Coal exploration is set to continue in the NSW Southern Highland’s after a three year lease was approved by the state government.
The lease, operated by Hume Coal, expired 12 months ago and had since been in review by the Department of Trade and Investment, Regional Infrastructure and Services.
A spokesperson from the Department of Resources and Energy said the lease was renewed subject to the strict new controls implemented under the NSW Government's Strategic Regional Land Use Policy, Southern Highlands News reported.
"To address community concerns regarding protection of water resources, strict new conditions including groundwater monitoring and modelling have been imposed on the licence," she said.
"Renewal of an exploration licence in no way moves the title holder any closer to receiving mining approval, and certain site works and exploration activities require further government approvals before they can occur."
Project Manager, Tim Rheinberger, said the new lease was an important milestone in the project’s development.
"With the renewal of the lease we will continue to explore within the lease area and build on the existing exploration information we have to date, which includes more than 80 bore holes completed by Hume Coal since 2011," he said.
"Our ongoing exploration and environmental studies over the next two years will help determine the overall economic and environmental viability of a mine."
"In addition to land access agreements for exploration, Hume Coal will also continue to seek land access from landholders both within and outside the lease for the purpose of water and environmental monitoring only," he said.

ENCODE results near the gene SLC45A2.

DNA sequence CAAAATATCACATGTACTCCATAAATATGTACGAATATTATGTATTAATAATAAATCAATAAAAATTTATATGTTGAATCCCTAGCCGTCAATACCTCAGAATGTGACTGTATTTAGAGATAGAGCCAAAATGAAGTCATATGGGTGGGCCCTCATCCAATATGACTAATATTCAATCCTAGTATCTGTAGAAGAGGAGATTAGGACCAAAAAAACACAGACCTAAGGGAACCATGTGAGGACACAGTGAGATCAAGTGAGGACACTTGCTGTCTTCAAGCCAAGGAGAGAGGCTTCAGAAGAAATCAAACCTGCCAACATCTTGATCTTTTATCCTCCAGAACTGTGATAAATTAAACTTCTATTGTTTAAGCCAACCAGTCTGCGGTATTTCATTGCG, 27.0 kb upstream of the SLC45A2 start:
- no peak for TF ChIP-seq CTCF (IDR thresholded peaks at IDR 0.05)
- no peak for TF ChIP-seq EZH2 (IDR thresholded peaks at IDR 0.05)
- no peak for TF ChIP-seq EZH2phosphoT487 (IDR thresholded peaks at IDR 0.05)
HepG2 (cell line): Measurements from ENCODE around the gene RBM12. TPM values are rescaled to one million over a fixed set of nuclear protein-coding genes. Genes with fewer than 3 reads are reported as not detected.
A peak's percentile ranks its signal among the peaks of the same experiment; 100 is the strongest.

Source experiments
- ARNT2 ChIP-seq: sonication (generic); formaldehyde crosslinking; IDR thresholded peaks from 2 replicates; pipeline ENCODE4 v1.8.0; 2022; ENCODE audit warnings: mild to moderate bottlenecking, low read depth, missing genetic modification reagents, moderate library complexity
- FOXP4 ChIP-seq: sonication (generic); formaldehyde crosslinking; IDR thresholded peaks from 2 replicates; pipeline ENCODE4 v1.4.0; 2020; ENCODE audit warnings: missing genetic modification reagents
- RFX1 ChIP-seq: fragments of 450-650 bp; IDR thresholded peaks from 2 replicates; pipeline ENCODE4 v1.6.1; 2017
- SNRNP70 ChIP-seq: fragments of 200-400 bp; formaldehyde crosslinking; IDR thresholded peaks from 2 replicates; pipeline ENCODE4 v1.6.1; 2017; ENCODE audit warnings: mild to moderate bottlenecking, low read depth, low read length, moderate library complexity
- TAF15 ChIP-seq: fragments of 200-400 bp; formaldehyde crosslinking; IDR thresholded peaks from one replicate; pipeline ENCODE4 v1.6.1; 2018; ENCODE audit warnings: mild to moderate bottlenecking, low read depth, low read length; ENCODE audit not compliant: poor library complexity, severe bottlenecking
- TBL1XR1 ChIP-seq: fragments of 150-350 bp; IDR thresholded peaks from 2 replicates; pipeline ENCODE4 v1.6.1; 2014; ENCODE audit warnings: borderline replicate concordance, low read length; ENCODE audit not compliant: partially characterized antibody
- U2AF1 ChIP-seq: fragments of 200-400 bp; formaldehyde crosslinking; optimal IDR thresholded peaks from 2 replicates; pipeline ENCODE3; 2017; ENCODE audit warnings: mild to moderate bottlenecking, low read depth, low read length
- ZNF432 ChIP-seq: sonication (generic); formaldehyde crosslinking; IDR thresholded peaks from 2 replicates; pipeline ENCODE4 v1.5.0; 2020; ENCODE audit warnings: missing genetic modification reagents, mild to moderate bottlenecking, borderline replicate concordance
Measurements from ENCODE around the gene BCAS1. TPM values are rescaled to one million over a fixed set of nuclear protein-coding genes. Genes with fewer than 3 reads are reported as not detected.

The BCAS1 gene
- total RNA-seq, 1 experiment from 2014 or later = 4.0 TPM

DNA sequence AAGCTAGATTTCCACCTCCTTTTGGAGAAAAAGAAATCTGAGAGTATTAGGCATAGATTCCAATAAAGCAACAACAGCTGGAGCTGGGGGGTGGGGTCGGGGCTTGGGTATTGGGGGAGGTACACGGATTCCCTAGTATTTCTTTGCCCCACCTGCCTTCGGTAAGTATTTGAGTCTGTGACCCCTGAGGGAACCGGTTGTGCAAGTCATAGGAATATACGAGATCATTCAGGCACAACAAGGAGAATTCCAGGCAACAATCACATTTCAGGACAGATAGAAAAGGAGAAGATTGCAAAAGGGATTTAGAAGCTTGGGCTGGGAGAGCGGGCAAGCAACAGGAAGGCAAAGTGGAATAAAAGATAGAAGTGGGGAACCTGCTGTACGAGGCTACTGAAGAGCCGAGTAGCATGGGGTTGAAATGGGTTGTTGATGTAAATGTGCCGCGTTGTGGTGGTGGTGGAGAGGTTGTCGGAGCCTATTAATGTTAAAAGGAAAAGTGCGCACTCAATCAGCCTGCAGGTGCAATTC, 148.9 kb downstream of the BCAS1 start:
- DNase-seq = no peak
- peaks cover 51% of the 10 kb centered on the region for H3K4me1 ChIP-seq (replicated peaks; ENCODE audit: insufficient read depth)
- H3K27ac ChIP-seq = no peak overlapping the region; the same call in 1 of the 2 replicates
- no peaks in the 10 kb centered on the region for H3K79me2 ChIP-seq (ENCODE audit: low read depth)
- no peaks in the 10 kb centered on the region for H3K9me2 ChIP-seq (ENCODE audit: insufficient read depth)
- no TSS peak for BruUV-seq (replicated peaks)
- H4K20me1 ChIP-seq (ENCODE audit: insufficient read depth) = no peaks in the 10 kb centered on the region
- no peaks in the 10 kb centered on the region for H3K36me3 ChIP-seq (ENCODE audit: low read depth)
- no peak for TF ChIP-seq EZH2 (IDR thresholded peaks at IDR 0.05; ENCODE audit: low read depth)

He said the company recognised the importance placed on groundwater by the community and had already put in place a water monitoring and modelling program.
Hume Coal has faced protests from Southern Highlands Coal Action Group (SHCAG), for several years, with the group concerned about the impacts of another coal mine in the area.
SHCAG convenor Peter Martin said landowners being targeted by the company for land access were "distressed".
A court case is pending after the company was denied access for exploration to a property in Carters Lane last year.
Rheinberger said the remaining properties it had identified for access should provide enough data to determine the feasibility of the project.
"The only way to provide definitive answers about the future of the Project to the community is to finalise our exploration and gather detailed information about the coal resource and environmental conditions in the region. We hope to be in a position to provide this certainty during the next renewal period and we will continue our pro-active community engagement program to keep the community informed of the Project's key milestones and developments."
Rheinberger said the company was committed to supporting the local community by using local contractors for its projects.
The company has previously stated that benefits to the community would include 500 temporary jobs, 300 permanent roles, and apprenticeship programs with local schools and TAFE.
Rheinberger said the company had already spent about $900,000 with local businesses.